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Dementia: Assessment of cognitive impairment

All patients suspected of having dementia should have a recent physical examination, including a screening neurological examination and review of medications as a part of the evaluation.

Quick cognitive screening tests

Recommended here are screening tests that are feasible and that allow the clincian to probe various brain functions, while also identifying early changes and changes over time.

This section describes a standard screening test, the Mini-Mental State Examination (MMSE), and a brief screening test called the Mini-Cog. It also lists other recommended standardized tests for dementia.

Mini-Mental State Examination

The MMSE (Folstein et al., 1975) is an 11- item test that takes five to 10 minutes to administer:

  • scoring: suggested cut-off score of 24 or less out of 30 should raise concerns regarding possible dementia
  • influenced by age, education
  • test items most sensitive to detection of dementia: orientation to date especially year), delayed word recall, intersecting pentagons
  • pros: familiar; relatively short time to administer
  • cons: takes longer than other similar tests; examines limited number of cognitive domains (less emphasis on memory and executive functioning); often not sensitive to early cognitive change

Mini-Cog

The Mini-Cog (Borson et al., 2000) combines the delayed three-word recall and the clock-drawing test:

  • First give the three-word registration: "I am going to say three words. I want you to repeat them back to me." Tell the patient that he or she will also be asked to recall them later.
  • Then use the clock-drawing test (see below) as a distracter for the three-word recall. The scoring of the clock is similar to the Mini-Cog scoring described below.
  • Ask the patient to recall the three words.

Clock-drawing test

This one-item test takes one to two minutes to administer:

  • test: "Please draw a clock and make the time show 10 minutes past 11:00"
  • scoring: normal (perfect or near perfect) or abnormal by inspection; any abnormal clock should raise suspicion for dementia and prompt further evaluation
  • pros: not influenced by age or education; easy, very quick and acceptable to most patients; some measure of visuospatial and executive function
  • cons: does not test memory or language abilities
  • recommended here for detection and monitoring, including delirium

Scoring the Mini-Cog

Suggested scoring of the Mini-Cog:

  • three out of three on delayed recall indicates normal; zero out of three indicates likely dementia
  • for one or two out of three on word recall:
    • clock-drawing test normal = no dementia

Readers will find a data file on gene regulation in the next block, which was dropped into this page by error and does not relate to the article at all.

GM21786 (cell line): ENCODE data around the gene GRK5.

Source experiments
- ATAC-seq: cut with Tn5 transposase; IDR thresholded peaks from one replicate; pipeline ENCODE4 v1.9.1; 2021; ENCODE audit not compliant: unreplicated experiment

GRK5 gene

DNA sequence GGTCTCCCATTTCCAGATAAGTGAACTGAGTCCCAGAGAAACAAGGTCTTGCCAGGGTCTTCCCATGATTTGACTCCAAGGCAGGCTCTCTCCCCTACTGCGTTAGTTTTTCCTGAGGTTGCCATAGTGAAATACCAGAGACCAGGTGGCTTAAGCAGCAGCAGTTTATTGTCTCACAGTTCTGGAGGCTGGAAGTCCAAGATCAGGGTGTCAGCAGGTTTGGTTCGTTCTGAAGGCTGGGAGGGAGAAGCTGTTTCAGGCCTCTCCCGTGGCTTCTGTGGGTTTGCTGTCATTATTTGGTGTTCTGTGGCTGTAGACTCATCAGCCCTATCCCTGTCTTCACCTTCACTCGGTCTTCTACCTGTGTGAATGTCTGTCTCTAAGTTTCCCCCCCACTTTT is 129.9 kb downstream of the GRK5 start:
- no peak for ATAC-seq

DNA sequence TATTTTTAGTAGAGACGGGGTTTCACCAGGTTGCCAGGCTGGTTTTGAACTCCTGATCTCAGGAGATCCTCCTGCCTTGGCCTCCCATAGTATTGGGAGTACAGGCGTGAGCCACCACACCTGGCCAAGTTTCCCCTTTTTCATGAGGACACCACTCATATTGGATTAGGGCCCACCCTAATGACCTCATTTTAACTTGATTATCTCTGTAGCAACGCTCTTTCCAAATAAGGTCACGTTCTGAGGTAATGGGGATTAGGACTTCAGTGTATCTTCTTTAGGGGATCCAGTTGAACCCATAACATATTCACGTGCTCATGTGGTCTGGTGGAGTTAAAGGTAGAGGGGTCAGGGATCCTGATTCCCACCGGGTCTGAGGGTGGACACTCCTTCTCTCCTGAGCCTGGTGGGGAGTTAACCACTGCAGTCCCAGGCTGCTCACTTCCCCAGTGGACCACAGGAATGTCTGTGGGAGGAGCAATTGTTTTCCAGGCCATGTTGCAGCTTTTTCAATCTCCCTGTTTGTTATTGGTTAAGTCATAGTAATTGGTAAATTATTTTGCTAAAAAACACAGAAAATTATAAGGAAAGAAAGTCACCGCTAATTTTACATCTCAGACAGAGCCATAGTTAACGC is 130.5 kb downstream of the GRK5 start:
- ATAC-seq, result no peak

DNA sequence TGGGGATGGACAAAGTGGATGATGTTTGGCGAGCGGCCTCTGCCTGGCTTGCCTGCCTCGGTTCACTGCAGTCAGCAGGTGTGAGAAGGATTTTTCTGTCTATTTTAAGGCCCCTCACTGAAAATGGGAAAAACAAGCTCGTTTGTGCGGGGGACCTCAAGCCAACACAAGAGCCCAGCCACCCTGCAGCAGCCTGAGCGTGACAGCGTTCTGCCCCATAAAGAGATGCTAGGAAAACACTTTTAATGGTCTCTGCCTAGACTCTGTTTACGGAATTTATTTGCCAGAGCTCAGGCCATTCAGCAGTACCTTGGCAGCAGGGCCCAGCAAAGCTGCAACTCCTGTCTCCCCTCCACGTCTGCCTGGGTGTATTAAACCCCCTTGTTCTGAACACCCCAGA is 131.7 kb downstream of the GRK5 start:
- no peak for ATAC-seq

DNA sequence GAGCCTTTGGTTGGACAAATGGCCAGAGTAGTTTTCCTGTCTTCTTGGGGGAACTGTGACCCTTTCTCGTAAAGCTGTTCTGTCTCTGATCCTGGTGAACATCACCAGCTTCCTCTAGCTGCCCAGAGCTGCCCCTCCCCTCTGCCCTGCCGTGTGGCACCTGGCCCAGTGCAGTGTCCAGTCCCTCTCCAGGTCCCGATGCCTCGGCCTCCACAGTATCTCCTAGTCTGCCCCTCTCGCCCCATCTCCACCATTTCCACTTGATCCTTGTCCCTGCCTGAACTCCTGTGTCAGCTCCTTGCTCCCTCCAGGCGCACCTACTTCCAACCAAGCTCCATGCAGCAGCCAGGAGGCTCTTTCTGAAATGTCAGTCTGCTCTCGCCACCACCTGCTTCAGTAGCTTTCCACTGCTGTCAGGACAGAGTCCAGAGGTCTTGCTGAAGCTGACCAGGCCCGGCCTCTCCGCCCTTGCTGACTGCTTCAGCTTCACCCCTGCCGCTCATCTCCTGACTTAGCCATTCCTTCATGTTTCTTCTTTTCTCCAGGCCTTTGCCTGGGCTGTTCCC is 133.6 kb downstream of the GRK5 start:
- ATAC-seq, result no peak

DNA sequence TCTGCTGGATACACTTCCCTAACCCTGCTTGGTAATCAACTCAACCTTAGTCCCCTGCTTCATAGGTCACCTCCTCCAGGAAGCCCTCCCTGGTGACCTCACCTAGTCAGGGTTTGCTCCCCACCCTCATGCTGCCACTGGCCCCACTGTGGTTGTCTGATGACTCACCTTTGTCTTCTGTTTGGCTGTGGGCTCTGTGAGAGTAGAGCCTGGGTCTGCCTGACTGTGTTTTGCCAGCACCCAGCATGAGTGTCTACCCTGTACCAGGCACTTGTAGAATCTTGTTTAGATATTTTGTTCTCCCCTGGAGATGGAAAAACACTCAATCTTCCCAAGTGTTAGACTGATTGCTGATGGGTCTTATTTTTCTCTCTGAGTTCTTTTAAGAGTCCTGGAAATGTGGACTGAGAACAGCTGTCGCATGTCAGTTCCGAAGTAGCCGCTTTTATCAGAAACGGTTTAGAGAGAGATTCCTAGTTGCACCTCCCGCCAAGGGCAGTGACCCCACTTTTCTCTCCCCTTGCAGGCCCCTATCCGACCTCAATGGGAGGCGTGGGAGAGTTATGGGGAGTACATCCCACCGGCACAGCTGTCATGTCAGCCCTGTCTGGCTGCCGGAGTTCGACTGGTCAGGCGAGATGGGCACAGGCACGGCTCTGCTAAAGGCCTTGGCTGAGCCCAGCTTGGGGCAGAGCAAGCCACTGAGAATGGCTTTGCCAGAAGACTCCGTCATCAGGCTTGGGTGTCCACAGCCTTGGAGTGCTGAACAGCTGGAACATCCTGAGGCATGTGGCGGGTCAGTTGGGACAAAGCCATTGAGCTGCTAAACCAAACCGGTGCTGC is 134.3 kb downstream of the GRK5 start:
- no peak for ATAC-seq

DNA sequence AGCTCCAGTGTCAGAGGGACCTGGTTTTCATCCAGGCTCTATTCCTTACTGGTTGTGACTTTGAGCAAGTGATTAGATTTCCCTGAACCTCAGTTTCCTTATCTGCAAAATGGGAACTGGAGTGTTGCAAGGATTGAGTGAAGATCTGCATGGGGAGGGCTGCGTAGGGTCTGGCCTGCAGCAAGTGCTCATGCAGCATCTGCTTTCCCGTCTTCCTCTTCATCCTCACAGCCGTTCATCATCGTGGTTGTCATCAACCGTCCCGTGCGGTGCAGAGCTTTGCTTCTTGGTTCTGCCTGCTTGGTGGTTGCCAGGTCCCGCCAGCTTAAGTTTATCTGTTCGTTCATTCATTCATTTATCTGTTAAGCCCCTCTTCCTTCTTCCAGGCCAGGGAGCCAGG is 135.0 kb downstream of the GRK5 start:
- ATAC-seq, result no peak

• clock-drawing test abnormal = dementia

The Mini-Cog should be considered as a first-line cognitive screen in primary care. Note that the Mini-Cog has not been evaluated as extensively as the MMSE or the Montreal Cognitive Assessment (see below).

Animal naming

This is a word-generation test that takes one minute to administer:

  • Ask patients to name as many four-legged animals as they can in one minute.
  • Tell patients that the test is not a race and that they will have one minute to complete the test from the point that they say the first word.
  • People with dementia are 25 times more likely to name less than 10 animals in one minute.

Montreal Cognitive Assessment (MoCA)

The MoCA (Nasreddine, et al., 2005) is an 11 -item test that takes 10 to 15 minutes to administer:

  • scoring: total score possible is 30 (like MMSE); 26–30 = likely normal; 20–25 = possibly mild cognitive impairment or early dementia; < 20/30 = suspicious for dementia
  • good follow-up test if abnormalities are found on the clock-drawing test or Mini-Cog to further evaluate cognition or in individuals with cognitive complaints and normal scores on brief screening exams
  • test packages and instructions available online in multiple languages; adjustment for education included in the testing 
  • pros: free, easy to access and available in more than 20 languages; sensitive for dementia and mild cognitive impairment; tests executive function in detail and features a more rigorous memory section; trail-making section for evaluating driving safety; very useful in primary care
  • cons: more time consuming than other tests; may be frustrating for patients with more advanced cognitive impairment

Laboratory screening tests

Routine laboratory tests should include:

  • complete blood count
  • serum electrolytes
  • serum calcium
  • TSH and glucose.

Further investigations that may be useful in evaluating for possible dementia include measures of renal function and liver enzymes, and an ECG.

Indications for neuroimaging

Neuroimaging is not routinely recommended in evaluating dementia. Specific situations for which neuroimaging (CT scan of the head) should be considered include:

  • age at dementia onset < 60
  • focal neurological signs
  • rapid progression of dementia
  • recent head trauma
  • use of anticoagulants
  • unusual symptoms or gait disturbance

Neuroimaging is also recommended to evaluate for concomitant cerebrovascular disease because this may affect subsequent management.


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